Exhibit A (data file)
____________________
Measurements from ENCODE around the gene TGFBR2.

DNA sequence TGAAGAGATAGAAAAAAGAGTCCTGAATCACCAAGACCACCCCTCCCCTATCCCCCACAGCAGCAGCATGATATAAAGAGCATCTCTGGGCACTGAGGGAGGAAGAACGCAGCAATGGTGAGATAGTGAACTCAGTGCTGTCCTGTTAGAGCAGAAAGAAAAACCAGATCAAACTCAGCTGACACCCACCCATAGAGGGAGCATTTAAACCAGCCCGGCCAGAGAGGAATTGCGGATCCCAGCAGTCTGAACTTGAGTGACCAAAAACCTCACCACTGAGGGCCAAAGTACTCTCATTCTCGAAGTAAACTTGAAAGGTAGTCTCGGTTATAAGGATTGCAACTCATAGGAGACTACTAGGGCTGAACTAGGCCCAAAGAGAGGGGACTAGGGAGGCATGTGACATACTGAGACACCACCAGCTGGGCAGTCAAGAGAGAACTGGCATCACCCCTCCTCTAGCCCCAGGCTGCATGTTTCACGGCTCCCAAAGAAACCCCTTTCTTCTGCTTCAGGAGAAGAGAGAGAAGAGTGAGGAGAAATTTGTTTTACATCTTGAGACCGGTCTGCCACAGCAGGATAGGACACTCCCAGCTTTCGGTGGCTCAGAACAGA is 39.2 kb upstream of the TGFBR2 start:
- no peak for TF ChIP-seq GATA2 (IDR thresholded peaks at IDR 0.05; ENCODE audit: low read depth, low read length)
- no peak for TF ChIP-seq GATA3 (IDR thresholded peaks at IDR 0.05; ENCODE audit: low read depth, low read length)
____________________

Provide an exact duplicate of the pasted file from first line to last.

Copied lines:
Measurements from ENCODE around the gene TGFBR2.

DNA sequence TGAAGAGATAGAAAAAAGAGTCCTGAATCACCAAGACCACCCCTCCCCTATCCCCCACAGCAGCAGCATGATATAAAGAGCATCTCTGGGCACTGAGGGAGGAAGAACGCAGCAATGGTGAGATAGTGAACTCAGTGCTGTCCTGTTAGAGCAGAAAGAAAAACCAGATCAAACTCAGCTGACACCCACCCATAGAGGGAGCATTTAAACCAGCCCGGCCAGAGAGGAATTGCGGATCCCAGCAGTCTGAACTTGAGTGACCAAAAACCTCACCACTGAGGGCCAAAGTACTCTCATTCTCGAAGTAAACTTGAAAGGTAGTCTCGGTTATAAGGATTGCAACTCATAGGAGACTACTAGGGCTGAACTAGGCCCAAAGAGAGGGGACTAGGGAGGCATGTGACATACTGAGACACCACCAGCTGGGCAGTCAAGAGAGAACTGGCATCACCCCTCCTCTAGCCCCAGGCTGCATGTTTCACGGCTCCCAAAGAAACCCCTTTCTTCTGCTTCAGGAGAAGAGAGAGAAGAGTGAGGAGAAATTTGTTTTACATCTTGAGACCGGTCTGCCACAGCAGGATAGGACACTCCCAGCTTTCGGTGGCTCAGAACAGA is 39.2 kb upstream of the TGFBR2 start:
- no peak for TF ChIP-seq GATA2 (IDR thresholded peaks at IDR 0.05; ENCODE audit: low read depth, low read length)
- no peak for TF ChIP-seq GATA3 (IDR thresholded peaks at IDR 0.05; ENCODE audit: low read depth, low read length)